After washing, it’s important to store hunting clothing as well as hunting accessories like backpacks where they will not be contaminated with odors that will alert game when the time comes to use them. Airtight plastic containers or specially designed scent-proof bags are ideal. I like Dead Down Wind’s All Purpose ScentPrevent Bags, which have large carrying handles for easy transport from home to field, and Primos makes a similar tote. With clothing that does not contain a layer of carbon, I like to toss a cover scent wafer in the storage container with the clothing. Hunter Specialties makes these in a variety of natural scents, like Fresh Earth and Western Sage.
SCENT CONTROL IN THE FIELD
Field sprays are the most popular of all scent control options. The last thing I do before leaving my camp or vehicle is to spray all equipment I will take into the field as well as all of my outwear, paying particular attention to headgear and footwear. And, I always carry a small spray bottle with me in the field for touch-ups as needed. Although I personally use gallons every season, I consider these to be the last line of defense. While “cover scents” simply displace one odor with another that is hopefully less offensive, scent eliminating formulations are typically tested by their manufacturers and scientifically proven to control odors – at least to some degree. Some products address a broader spectrum of odor molecules (human, smoke, gasoline, exhaust fumes and other synthetic contaminant odors) than others. The advertising claims of some have been so “over-the-top” that court challenges resulted. Every hunter’s personal habits, body chemistry and bacterial flora are different, and some odor molecules are more complex and difficult to neutralize than others. My six years of university science (biochemistry) and personal experience help confirm the fact that different formulations will vary in their effectiveness from one individual to another – so it’s a good idea to test a variety of products to see which works best for you.
Field wipes that cleanse and deodorize are my favorite field-use product – in fact, I made my own until they became commercially available. You will never find me in the field without a package of these. When stalking in close or tracking, particularly in warm weather, I carry a couple of wipes in a thin zip-lock bag in an easily accessible pocket, and pause to wipe my face and neck regularly. Scent-A-Way Wash Towels have always worked well for me, and recently I have discovered that Dead Down Wind’s enzymatic Field Wash Cloths are very effective. Comparable handy “wipe” products are also available from Wildlife Research in their Scent Killer line, and ScentBlocker.
Whitetail hunters are often fanatical about controlling foot odor, wearing over-the-calf rubber boots for scouting as well as hunting. In the mountainous West where I spend a great deal of time hunting, rubber is less popular for hiking all day, climbing in rocky terrain and trekking through snow. Feet often sweat with activity, and this moisture fosters bacterial growth. Footwear used for hunting provides the ideal environment for the resultant odor to pool, and this can defeat other odor control measures the hunter has implemented. A number of manufacturers like Under Armour, Russell and Rocky now make odor control footwear for hunters, and I recommended the Irish Setter Vaprtrek models with ScentBan in my Gift Guide for Western Big Game Hunters late last year.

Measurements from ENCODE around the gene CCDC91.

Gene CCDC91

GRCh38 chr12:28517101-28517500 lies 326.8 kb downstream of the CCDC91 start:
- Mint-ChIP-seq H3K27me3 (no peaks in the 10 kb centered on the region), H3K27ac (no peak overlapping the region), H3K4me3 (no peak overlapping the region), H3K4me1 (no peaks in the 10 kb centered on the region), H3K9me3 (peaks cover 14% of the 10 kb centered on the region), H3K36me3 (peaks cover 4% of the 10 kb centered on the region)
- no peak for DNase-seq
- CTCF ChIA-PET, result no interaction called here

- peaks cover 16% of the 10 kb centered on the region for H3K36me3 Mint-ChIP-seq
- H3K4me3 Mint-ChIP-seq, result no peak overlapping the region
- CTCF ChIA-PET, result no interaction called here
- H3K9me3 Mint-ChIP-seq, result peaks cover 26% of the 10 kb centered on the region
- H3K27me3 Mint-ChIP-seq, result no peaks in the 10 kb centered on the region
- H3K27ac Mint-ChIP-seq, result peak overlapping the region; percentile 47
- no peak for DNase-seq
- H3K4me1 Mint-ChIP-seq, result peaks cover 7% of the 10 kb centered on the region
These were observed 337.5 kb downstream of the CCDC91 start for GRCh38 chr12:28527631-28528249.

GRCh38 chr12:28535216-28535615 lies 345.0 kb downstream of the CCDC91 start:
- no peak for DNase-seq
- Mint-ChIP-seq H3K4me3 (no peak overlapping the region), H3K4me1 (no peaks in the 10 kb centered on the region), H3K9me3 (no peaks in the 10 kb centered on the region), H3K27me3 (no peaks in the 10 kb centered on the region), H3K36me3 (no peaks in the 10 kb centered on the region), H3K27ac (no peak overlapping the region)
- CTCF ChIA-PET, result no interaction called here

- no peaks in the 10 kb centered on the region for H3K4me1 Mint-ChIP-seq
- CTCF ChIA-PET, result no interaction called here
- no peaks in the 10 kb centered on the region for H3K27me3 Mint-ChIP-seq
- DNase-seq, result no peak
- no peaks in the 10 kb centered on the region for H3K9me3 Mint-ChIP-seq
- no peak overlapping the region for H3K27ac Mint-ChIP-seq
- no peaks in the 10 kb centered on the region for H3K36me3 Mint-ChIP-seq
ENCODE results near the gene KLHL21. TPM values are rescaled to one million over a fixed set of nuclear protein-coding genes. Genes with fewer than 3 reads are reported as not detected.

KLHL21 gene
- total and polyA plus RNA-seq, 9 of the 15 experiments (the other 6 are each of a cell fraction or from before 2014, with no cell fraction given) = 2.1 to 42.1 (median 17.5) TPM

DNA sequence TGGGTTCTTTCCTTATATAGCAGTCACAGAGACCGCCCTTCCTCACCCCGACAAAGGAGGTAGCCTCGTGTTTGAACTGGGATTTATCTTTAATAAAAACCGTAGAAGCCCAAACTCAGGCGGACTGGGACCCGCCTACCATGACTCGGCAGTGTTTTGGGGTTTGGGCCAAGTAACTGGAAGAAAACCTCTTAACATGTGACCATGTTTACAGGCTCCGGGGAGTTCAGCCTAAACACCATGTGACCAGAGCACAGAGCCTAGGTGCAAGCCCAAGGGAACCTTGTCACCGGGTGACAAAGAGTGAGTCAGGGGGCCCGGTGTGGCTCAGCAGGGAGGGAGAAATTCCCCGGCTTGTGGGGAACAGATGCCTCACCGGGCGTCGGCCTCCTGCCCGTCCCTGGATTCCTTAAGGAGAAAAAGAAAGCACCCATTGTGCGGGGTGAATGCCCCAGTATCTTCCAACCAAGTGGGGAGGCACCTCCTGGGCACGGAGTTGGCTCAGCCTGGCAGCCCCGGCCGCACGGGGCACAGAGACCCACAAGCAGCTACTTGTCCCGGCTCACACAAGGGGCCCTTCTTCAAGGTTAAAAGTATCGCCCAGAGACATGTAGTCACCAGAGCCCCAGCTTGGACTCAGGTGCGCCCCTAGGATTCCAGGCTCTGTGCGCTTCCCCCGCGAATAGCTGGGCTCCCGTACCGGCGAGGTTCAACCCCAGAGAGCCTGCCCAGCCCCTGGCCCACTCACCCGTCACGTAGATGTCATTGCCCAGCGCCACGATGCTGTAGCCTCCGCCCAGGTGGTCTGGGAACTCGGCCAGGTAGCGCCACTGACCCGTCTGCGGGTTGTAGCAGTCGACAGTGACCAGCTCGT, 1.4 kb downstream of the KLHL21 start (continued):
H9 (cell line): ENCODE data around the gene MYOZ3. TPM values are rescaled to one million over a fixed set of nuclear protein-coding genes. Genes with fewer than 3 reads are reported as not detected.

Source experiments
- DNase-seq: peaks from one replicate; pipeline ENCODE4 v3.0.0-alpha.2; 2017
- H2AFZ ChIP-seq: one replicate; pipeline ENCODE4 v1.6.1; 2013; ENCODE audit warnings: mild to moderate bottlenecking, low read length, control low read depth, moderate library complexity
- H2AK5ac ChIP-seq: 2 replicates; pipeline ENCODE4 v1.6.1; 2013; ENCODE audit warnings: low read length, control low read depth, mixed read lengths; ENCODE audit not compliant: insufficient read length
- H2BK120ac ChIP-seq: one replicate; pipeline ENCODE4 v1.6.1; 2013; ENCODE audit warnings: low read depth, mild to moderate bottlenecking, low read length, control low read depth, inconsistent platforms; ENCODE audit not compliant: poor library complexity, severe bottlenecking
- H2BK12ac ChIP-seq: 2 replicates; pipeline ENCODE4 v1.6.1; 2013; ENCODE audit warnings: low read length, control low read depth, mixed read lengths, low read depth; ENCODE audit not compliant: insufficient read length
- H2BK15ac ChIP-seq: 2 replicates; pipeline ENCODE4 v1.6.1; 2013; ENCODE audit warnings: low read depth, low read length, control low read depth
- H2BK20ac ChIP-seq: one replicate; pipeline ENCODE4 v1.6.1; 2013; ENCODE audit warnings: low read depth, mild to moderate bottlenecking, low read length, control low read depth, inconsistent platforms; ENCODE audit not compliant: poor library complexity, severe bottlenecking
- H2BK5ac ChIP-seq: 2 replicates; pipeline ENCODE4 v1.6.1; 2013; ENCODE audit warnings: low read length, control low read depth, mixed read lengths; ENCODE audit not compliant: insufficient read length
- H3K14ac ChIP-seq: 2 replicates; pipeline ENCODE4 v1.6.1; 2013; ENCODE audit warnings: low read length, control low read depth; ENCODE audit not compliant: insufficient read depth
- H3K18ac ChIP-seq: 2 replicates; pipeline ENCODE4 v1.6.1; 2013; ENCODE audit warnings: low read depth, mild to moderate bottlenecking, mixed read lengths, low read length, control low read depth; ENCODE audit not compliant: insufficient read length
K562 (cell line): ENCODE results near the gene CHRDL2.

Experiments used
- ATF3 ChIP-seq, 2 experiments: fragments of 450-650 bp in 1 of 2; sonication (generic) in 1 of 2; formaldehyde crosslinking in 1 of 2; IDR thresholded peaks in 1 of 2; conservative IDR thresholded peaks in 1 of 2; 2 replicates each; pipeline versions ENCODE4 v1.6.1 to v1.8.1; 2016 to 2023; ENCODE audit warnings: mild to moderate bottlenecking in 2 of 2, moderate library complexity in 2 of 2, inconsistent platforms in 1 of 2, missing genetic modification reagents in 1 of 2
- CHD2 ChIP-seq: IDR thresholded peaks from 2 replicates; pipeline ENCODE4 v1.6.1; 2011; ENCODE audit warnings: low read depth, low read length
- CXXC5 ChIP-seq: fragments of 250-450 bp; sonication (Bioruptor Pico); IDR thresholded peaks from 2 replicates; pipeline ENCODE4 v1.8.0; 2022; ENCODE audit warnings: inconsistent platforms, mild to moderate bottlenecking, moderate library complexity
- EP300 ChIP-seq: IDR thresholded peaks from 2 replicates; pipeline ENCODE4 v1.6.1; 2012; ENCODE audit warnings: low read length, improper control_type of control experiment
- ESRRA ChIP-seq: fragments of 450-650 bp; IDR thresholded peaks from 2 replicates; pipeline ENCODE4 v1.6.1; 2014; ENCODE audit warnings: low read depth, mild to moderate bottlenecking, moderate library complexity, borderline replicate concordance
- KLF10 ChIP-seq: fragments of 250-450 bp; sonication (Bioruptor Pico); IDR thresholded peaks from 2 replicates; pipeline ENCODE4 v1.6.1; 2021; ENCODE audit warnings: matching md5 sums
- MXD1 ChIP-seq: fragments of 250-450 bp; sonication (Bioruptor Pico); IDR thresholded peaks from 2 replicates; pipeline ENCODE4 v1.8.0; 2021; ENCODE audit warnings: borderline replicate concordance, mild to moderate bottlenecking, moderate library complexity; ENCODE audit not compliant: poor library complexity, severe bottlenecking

Whether your hunting boots have built-in odor control or not, it’s a good idea to wear them exclusively for hunting, and to dry them thoroughly each time they are used. For this reason, I take 2-3 pairs of boots on every hunt, and alternate to allow drying and deodorizing. After drying, I apply an odorless powder like Scent-A-Way inside the boots as well as on my bare feet. My feet sweat easily, so I also wear wicking socks that help with this problem and offer some degree of odor control as well. Scent control socks are available from dozens of manufacturers, like ScentLok. For best results you should experiment to see what works best for you. A new premium hunting sock is available from the makers of GORE-TEX fabrics, called GORE. Their sales rep at one of the hunting shows earlier this year swore that you can wear these everyday for a month with no distinguishable odor! Although I have not tested his claim, I purchased some and have been quite impressed with the results so far.
OZONE GENERATING PRODUCTS
Ozone (O3) is a naturally occurring colorless gas that is also a powerful oxidizing agent. Oxygen (O2) in the air is converted through ionization to ozone by lightning. That fresh “clean” smell after a thunderstorm is the smell of ozone, which acts to purify the air we breathe. It is used commercially to kill bacteria and purify drinking water as well as the air in hospital rooms and restaurants. It is also used to remove the smell of smoke and mold from buildings and to eliminate nuisance odors caused by animals. Ozonics manufactures small ozone generators for hunting applications that saturate the “scent-zone” downwind of the hunter’s location with odor destroying ozone. Much like the fragrances released from flowers, human odors have complex unsaturated molecular structures that react readily with ozone and are thus neutralized.
Scent Crusher makes an air cleaner for your vehicle called Ozone Go, also mentioned in my recent Gift Guide noted above. This small unit is designed to destroy smoke, pet and food odors in as little as 30 minutes while driving to your hunting location. The company also makes a large gear bag with internal ozone generator designed to deodorize clothing and gear zipped inside within 30 minutes. There’s a good chance this item will be the next added to my personal scent control arsenal.
Hopefully, I’ve convinced you that scent control while hunting is more about establishing a regimen than any individual odor control product. Nevertheless, it’s practically impossible to “smell invisible” in the wild without using some of the great products mentioned here.